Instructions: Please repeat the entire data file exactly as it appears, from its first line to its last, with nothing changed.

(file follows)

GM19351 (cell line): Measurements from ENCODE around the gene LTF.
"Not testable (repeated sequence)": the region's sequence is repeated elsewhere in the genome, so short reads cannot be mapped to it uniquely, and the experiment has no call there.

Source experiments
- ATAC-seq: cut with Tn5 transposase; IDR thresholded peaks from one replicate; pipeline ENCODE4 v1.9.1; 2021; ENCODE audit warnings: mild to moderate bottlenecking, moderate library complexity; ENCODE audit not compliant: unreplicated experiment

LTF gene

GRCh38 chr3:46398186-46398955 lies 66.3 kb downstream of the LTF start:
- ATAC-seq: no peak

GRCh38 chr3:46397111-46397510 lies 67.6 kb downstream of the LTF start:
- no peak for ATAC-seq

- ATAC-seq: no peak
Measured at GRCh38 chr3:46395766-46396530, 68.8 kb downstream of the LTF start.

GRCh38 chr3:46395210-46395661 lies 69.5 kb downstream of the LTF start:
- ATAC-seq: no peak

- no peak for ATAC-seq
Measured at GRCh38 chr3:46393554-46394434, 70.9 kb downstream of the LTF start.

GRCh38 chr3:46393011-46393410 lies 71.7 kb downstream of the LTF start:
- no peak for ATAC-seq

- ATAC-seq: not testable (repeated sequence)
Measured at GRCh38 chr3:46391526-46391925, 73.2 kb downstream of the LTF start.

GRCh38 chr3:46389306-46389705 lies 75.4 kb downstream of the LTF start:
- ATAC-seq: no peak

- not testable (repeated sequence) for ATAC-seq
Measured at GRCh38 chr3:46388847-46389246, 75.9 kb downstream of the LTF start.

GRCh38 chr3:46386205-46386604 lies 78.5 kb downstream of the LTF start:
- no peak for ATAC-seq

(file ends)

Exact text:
GM19351 (cell line): Measurements from ENCODE around the gene LTF.
"Not testable (repeated sequence)": the region's sequence is repeated elsewhere in the genome, so short reads cannot be mapped to it uniquely, and the experiment has no call there.

Source experiments
- ATAC-seq: cut with Tn5 transposase; IDR thresholded peaks from one replicate; pipeline ENCODE4 v1.9.1; 2021; ENCODE audit warnings: mild to moderate bottlenecking, moderate library complexity; ENCODE audit not compliant: unreplicated experiment

LTF gene

GRCh38 chr3:46398186-46398955 lies 66.3 kb downstream of the LTF start:
- ATAC-seq: no peak

GRCh38 chr3:46397111-46397510 lies 67.6 kb downstream of the LTF start:
- no peak for ATAC-seq

- ATAC-seq: no peak
Measured at GRCh38 chr3:46395766-46396530, 68.8 kb downstream of the LTF start.

GRCh38 chr3:46395210-46395661 lies 69.5 kb downstream of the LTF start:
- ATAC-seq: no peak

- no peak for ATAC-seq
Measured at GRCh38 chr3:46393554-46394434, 70.9 kb downstream of the LTF start.

GRCh38 chr3:46393011-46393410 lies 71.7 kb downstream of the LTF start:
- no peak for ATAC-seq

- ATAC-seq: not testable (repeated sequence)
Measured at GRCh38 chr3:46391526-46391925, 73.2 kb downstream of the LTF start.

GRCh38 chr3:46389306-46389705 lies 75.4 kb downstream of the LTF start:
- ATAC-seq: no peak

- not testable (repeated sequence) for ATAC-seq
Measured at GRCh38 chr3:46388847-46389246, 75.9 kb downstream of the LTF start.

GRCh38 chr3:46386205-46386604 lies 78.5 kb downstream of the LTF start:
- no peak for ATAC-seq